Challenges in EM during current pandemic
- Shocks due to the COVID-19 pandemic, the oil crash and the sudden stop in capital flows triggered a major challenge for emerging market (EM) investors, with the magnitude of these shocks continuing to evolve.
- While we expect EM will face a recession in 2020, we believe a 2021 recovery is likely, though some sovereign balance sheets will be pressured.
- Policy tools, access to buffers and institutional strength to meet this pressure varies widely across EM.
- Widespread defaults within the core EM are unlikely, but we see greater risk in the Frontier EM.
- EM valuations reflect much of the outlook ahead, but the uncertain COVID-19 impact remains a downside risk. As such, we remain defensive, favoring EM investment-grade credit.
COVID-19 and its EM Challenges: Recession Certain, Full Impact Uncertain
COVID-19’s outbreak in China halted an incipient EM expansion. It also propelled the recent drop in oil prices, a major hit to several emerging markets. The combination contributed to the sharp Q1 developed markets (DM) selloff that tightened EM external funding. In two weeks in March, EM (EMBIGD) spreads more than doubled while EM FX fell by almost 12%. Recently, however, the Fed’s action prompted some retracement of financial conditions tightening, and EM assets have stabilized somewhat in response.
The COVID-19 outlook, however, is still a challenge. Serving as a template for others, China has already unwound most lockdown measures and is resuming production. Still, the recovery is constrained by concern around new infections and weak external demand due to social distancing abroad. In developed markets, there are signs that infection curves are peaking. However, the China example shows that the initial recovery may be gradual, so EM will have to deal with soft external demand, low commodity prices and weak tourism and remittances flows until recoveries in developed markets and China kick in.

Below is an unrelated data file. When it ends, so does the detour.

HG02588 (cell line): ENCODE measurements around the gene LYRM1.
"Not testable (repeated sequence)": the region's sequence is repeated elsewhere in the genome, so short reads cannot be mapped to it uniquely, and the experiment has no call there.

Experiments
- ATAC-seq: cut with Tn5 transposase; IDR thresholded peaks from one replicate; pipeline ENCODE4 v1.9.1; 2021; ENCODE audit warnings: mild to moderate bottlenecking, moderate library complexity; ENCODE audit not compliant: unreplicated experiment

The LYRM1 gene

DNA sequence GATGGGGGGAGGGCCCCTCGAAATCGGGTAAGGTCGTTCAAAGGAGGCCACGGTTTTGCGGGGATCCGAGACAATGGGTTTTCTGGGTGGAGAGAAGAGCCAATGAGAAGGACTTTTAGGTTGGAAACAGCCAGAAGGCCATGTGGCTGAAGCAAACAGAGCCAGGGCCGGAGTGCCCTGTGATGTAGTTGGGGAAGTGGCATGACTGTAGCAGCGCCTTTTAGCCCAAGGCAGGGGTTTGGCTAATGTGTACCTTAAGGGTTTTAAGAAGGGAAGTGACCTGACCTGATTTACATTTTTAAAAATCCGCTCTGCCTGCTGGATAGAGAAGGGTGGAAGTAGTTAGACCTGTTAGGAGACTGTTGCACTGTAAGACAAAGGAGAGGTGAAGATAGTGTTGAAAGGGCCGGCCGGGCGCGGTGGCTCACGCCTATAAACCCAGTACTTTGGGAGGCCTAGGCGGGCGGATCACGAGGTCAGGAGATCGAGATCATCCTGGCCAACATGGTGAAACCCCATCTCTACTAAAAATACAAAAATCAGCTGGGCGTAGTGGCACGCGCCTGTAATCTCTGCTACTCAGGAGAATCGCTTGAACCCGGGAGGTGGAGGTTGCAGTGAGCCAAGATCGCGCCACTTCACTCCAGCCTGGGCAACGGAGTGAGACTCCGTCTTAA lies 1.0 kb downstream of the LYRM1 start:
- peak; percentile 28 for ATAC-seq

A major concern is whether EMs more recently affected by COVID-19 will see a harder impact. Several countries in this group have younger populations and warmer climates, cited as infection mitigation factors. Still, most also have weaker conditions to tackle an epidemic, albeit with wide dispersion in this regard (charts 1 & 2).
The point is that there will be less resources to tackle the virus compared to countries where infection curves are already flattening. Social distancing may need to be more sustained, which will create greater economic impact. Indeed, the pandemic’s visibility prompted some emerging markets to social distance sooner than countries with the highest infection curves. In fact, to date COVID-19 deaths within some EMs are evolving more favorably than in some DMs, although a few – such as Turkey and Brazil – are a concern (charts 3 & 4).
A related challenge is how competition for funding in a global recession will impact capital flows. EM saw USD75 billion in capital outflows in March – a monthly record (chart 5) – although daily data shows that flows have flattened over the last two weeks (chart 6). However, amid a global recession, and with EM ex China slowing later than DM, a quick EM return to capital inflows seems unlikely.